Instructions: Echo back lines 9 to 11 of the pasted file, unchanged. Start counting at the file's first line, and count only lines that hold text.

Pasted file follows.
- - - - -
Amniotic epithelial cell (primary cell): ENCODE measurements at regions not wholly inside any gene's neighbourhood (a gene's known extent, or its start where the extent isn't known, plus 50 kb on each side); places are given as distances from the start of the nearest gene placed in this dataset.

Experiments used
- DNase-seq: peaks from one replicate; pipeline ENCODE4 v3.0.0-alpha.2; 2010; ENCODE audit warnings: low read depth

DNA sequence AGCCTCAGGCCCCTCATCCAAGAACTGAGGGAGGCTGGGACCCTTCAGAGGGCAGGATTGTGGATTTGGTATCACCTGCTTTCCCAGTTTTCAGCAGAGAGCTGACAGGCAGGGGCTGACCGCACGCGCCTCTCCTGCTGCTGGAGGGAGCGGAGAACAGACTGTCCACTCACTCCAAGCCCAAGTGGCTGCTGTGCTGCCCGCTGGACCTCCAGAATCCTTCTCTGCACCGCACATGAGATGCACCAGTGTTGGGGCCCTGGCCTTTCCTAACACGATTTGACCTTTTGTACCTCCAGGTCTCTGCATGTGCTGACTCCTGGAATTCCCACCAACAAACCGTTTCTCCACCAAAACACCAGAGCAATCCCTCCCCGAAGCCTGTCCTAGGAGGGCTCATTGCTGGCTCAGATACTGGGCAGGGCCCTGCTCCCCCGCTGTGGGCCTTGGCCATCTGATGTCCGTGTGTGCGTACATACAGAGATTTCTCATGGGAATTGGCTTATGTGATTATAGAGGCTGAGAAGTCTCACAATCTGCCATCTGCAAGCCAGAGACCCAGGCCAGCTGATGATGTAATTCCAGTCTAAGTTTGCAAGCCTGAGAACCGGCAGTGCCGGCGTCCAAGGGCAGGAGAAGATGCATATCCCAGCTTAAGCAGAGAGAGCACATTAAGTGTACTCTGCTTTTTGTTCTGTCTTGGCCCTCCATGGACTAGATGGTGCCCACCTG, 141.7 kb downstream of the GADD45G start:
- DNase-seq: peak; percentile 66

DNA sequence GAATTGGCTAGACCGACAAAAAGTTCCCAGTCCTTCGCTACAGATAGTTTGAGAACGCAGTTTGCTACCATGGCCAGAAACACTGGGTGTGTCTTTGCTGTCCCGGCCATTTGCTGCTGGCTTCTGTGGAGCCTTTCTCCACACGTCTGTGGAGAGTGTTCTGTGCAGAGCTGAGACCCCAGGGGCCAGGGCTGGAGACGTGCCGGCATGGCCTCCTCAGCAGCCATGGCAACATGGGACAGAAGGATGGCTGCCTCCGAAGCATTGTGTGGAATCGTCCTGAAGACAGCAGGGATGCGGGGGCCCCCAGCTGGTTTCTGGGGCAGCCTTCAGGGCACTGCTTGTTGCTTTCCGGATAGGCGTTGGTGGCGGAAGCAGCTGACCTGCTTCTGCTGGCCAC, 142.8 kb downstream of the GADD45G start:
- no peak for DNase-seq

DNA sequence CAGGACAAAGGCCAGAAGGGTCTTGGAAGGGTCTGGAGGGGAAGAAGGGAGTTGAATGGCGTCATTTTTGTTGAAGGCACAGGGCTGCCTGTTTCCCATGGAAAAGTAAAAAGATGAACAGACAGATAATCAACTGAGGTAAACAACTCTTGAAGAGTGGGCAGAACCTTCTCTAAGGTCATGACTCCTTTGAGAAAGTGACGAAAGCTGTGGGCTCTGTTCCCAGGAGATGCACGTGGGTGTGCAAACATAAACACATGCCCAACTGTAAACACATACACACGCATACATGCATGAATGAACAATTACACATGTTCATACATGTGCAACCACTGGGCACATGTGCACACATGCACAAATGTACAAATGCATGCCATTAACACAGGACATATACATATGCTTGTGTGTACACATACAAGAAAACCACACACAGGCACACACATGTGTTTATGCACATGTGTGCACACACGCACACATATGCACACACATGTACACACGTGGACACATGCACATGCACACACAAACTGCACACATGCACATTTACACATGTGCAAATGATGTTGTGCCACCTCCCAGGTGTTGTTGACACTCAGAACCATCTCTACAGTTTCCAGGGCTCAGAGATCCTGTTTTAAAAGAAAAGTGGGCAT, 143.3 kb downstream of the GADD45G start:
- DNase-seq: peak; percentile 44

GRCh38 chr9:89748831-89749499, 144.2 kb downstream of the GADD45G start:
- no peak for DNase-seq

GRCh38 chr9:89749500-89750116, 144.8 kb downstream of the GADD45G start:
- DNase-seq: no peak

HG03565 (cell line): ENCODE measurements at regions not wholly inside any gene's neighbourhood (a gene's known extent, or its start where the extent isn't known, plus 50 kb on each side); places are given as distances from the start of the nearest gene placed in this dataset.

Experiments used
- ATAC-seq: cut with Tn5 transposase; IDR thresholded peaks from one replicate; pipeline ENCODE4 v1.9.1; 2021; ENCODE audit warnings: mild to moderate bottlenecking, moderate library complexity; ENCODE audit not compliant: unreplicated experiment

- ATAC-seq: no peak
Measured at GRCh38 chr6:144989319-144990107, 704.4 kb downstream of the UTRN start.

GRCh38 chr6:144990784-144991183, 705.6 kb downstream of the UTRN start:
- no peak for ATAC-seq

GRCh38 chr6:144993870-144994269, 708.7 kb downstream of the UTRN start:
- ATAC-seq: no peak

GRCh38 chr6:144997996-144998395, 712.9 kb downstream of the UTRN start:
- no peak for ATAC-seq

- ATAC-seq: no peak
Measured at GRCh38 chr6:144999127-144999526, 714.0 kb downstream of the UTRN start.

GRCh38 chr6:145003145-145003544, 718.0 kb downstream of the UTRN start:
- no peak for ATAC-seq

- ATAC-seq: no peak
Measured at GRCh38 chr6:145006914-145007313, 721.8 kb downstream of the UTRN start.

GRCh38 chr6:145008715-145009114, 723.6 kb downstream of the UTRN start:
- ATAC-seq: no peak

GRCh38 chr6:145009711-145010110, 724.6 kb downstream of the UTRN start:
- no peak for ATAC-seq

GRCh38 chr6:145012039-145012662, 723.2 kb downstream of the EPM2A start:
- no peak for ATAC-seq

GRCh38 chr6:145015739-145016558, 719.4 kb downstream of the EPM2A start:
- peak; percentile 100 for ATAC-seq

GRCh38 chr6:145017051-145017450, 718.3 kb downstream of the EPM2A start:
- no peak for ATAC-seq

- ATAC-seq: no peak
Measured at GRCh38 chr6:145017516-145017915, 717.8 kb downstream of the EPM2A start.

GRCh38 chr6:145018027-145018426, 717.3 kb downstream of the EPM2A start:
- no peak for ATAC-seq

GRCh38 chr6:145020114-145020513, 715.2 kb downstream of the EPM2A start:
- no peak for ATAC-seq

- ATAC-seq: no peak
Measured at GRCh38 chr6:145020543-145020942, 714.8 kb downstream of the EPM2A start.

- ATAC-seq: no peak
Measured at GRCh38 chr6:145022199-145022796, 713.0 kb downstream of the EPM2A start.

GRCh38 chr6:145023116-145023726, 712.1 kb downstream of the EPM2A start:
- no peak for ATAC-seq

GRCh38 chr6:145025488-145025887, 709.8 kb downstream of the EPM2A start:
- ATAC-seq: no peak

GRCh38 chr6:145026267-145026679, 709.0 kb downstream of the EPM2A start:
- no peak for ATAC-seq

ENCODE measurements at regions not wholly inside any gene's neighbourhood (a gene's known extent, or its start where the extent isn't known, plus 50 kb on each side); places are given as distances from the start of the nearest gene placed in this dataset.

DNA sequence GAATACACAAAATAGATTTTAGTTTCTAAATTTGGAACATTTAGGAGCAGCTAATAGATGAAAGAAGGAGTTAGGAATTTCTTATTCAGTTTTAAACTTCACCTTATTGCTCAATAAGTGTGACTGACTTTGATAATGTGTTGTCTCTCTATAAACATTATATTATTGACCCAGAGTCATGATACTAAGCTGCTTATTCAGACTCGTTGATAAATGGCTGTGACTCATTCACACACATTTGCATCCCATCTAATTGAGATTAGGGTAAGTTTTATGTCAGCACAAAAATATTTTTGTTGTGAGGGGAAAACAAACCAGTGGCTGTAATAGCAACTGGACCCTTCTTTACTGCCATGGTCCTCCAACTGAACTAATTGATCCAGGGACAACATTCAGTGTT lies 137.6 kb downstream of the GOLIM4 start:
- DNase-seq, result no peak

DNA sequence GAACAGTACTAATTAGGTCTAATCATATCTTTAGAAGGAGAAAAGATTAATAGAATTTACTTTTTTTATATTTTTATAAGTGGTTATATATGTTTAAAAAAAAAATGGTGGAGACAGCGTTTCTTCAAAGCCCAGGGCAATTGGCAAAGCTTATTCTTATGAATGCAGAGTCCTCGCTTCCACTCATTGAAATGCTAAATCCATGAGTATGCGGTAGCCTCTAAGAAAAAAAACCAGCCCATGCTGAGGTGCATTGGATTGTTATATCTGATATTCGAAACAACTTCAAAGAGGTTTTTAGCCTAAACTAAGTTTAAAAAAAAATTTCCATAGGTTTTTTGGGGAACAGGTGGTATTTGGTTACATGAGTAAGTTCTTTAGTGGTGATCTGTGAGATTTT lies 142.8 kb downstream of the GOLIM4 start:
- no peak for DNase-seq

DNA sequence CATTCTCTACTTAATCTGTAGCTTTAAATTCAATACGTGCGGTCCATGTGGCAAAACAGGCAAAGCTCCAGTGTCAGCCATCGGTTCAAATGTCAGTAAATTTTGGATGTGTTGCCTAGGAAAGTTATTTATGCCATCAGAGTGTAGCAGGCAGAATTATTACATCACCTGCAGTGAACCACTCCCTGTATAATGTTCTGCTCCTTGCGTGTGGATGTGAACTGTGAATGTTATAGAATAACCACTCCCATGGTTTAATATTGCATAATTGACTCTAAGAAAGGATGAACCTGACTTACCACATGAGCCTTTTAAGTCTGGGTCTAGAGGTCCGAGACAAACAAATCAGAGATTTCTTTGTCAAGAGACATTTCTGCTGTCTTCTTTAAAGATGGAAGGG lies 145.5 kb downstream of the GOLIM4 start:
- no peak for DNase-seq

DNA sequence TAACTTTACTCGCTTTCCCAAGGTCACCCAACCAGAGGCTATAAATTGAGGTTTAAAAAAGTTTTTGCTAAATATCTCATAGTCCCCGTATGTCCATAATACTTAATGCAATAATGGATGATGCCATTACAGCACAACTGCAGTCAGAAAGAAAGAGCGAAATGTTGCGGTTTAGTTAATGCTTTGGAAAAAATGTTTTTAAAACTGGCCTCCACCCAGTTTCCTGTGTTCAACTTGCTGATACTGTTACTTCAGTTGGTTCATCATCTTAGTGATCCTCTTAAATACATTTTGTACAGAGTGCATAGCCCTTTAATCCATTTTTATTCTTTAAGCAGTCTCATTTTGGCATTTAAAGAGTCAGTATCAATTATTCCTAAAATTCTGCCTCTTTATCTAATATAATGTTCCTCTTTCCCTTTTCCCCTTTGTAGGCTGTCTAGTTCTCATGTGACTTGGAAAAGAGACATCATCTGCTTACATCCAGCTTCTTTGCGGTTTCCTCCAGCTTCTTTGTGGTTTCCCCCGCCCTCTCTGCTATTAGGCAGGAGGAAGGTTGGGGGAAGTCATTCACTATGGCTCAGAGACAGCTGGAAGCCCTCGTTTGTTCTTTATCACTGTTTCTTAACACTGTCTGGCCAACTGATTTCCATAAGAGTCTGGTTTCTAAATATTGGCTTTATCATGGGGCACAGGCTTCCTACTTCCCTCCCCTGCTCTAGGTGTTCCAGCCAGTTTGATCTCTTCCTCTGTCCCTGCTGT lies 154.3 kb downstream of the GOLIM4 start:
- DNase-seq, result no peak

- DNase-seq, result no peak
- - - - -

- DNase-seq: peak; percentile 44

GRCh38 chr9:89748831-89749499, 144.2 kb downstream of the GADD45G start:
- no peak for DNase-seq